Analysts described the agreement as a good buy for Royal and a sensible way out for Adam providing that last year's problem proved to be a one-off. Adam has a net asset value of pounds 13m and made operating profits before provisions and exceptionals of pounds 1.95m in 1992, up by half over the previous year.
Adam was founded in Edinburgh in 1984 as a private bank for high net worth individuals. It faced a crisis last August when it lost a sum worth twice its capital through irregular dealing by two foreign exchange dealers in its London branch. The dealers have since left. The bank was rescued by Francoise Schlumberger Primat, a director and large shareholder, who injected new capital equivalent to the loss of pounds 21m.
Mrs Schlumberger Primat will remain on Adam's board following the Royal Bank buyout.
Royal Bank had provided Adam with clearing facilities since its launch and also stood by the bank during the crisis. Standard Life was Adam's other main shareholder.
After the discovery of the loss Adam sent in the accountants Price Waterhouse to advise on sorting out the mess, and closed down the London dealing room where the problem occurred. There were some suggestions that Adam might maintain its independence by raising new capital, but a sale to Royal Bank became the favoured solution last autumn.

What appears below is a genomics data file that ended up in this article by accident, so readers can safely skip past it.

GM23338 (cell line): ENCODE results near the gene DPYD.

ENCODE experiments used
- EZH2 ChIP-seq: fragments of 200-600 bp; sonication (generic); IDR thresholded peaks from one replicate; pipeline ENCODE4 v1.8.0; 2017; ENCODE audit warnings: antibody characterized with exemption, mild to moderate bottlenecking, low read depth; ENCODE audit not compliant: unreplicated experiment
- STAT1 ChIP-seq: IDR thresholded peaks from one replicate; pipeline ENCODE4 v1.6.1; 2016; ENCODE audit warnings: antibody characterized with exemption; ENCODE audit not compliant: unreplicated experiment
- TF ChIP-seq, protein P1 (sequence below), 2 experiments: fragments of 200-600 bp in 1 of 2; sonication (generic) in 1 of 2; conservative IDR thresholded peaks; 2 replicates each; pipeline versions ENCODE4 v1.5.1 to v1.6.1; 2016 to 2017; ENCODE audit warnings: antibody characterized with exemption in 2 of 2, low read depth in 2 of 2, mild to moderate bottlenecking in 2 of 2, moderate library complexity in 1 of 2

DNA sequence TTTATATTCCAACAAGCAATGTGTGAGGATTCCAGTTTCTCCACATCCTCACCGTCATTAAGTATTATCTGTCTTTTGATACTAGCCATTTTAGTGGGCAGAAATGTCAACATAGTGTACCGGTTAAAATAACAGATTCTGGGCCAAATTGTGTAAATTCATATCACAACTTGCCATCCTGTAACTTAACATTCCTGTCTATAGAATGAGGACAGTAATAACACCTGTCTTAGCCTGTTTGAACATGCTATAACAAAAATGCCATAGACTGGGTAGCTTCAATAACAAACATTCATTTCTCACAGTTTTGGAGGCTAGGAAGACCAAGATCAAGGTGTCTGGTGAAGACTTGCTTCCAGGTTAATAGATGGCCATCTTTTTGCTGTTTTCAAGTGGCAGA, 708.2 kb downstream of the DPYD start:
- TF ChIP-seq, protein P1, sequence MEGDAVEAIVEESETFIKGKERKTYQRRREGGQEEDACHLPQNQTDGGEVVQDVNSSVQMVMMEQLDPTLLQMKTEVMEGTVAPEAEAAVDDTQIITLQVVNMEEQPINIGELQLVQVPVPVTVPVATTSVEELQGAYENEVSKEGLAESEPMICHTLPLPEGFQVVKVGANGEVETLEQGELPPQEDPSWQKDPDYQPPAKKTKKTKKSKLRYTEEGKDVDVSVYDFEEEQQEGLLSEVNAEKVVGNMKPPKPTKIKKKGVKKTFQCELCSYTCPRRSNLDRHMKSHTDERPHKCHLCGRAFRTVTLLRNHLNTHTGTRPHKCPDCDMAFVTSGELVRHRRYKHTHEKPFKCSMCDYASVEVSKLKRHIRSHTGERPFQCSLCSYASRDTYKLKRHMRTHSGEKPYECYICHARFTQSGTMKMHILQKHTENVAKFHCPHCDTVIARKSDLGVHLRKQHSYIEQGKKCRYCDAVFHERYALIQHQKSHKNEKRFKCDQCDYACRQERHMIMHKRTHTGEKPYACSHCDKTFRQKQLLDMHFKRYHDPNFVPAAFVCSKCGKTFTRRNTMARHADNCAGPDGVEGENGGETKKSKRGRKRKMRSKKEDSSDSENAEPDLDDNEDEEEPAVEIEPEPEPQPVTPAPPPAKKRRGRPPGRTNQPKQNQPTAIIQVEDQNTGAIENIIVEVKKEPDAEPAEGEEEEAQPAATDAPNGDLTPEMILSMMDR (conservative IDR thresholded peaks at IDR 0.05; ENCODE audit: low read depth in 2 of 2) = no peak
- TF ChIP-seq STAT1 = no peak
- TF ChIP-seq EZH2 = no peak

George Mathewson, chief executive of Royal Bank, said that Adam's foreign exchange problems had been sorted out and that it now presented a 'strong brand name and a super customer base for us'.
'The purchase will enable us to offer Adam's private client fund management services to more people in Scotland. Adam will keep its own board and identity for the time being because that's what the customers want.'
Adam has four offices in Edinburgh, Glasgow, London and Guernsey, with about 4,000 current accounts. There are no plans to open more branches, Mr Mathewson said.
Sir Charles Fraser will remain chairman of Adam while James Laurenson will stand down as managing director to become a non-executive director.